In the early 1940s, Bradley reported the observation of sidebands around the Bragg peaks of the x-ray diffraction pattern from a Cu-Ni-Fe alloy that had been quenched and then annealed inside the miscibility gap. Further observations on the same alloy were made by Daniel and Lipson, who demonstrated that the sidebands could be explained by a periodic modulation of composition in the <100> directions. From the spacing of the sidebands they were able to determine the wavelength of the modulation, which was of the order of 100 angstroms.
The growth of a composition modulation in an initially homogeneous alloy implies uphill diffusion, or a negative diffusion coefficient. Becker and Dehlinger had already predicted a negative diffusivity inside the spinodal region of a binary system. But their treatments could not account for the growth of a modulation of particular wavelength, such as was observed in the Cu-Ni-Fe alloy. In fact, any model based on Fick's law yields a physically unacceptable solution when the diffusion coefficient is negative.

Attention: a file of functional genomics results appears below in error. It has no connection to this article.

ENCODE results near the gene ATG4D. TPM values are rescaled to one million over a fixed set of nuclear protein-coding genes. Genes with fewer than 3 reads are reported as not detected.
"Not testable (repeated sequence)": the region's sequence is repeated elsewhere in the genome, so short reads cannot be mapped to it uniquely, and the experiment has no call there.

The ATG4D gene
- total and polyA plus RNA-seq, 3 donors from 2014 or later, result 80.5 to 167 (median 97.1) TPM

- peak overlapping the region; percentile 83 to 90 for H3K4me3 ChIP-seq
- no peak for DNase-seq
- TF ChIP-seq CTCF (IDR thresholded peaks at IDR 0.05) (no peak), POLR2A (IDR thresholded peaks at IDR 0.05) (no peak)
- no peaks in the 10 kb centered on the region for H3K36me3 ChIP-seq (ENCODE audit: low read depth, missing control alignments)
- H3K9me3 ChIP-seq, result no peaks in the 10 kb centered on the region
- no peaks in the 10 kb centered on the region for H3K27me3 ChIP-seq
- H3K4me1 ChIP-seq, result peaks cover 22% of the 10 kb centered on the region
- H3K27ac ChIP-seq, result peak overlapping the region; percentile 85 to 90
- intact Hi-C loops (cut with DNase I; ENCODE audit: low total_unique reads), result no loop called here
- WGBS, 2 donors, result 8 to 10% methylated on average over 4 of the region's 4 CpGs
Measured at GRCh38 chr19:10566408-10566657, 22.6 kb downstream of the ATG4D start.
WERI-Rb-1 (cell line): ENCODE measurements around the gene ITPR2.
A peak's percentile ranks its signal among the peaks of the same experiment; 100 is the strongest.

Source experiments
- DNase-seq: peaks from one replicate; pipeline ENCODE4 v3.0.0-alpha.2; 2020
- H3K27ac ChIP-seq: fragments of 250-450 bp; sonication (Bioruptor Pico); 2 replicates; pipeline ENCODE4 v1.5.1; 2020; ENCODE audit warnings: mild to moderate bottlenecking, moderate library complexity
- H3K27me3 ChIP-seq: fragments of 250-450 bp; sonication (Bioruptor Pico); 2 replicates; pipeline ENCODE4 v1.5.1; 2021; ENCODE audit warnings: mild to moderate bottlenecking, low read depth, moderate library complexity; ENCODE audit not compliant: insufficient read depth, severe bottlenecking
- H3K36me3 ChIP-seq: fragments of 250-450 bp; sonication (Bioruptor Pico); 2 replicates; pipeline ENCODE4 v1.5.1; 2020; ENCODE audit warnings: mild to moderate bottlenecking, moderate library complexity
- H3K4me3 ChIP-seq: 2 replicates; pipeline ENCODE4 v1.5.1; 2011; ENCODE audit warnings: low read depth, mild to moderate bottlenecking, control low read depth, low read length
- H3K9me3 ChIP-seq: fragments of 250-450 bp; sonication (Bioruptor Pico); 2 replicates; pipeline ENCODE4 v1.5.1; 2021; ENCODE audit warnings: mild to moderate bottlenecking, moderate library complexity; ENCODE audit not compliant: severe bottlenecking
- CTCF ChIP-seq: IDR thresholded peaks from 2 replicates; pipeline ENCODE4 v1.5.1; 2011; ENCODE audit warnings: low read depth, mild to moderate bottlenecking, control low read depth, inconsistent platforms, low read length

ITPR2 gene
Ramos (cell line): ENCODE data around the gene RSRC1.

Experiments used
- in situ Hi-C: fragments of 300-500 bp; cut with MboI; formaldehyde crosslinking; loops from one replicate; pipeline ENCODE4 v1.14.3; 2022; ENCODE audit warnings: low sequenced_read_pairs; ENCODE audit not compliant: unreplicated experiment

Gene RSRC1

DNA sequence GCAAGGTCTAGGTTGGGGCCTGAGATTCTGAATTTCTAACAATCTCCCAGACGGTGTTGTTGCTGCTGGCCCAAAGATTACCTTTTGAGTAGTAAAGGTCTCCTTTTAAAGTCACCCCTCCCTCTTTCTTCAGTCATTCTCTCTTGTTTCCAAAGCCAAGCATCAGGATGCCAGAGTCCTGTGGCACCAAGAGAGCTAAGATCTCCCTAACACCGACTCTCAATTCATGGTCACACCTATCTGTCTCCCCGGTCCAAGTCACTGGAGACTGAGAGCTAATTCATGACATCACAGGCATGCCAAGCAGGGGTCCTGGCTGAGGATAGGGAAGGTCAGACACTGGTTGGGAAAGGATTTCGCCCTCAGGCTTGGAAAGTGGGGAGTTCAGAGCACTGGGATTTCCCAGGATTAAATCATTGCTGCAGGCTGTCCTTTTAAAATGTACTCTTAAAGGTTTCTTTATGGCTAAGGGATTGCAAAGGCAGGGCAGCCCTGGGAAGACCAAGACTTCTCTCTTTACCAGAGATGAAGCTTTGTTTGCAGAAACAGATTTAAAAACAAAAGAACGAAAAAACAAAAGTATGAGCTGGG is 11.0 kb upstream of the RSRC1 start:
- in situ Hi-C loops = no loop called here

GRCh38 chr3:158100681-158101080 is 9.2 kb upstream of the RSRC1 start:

The first explanation of the periodicity was given by Mats Hillert in his 1955 Doctoral Dissertation at MIT. Starting with a regular solution model, he derived a flux equation for one-dimensional diffusion on a discrete lattice. This equation differed from the usual one by the inclusion of a term which allowed for the effect on the driving force of the interfacial energy between adjacent interatomic planes that differed in composition. Hillert solved the flux equation numerically and found that inside the spinodal it yielded a periodic variation of composition with distance. Furthermore, the wavelength of the modulation was of the same order as that observed in the Cu-Ni-Fe alloys.
A more flexible continuum model was subsequently developed by John W. Cahn, who included the effects of coherency strains as well as the gradient energy term. The strains are significant in that they dictate the ultimate morphology of the decomposition in anisotropic materials.
Read more about this topic: Spinodal Decomposition
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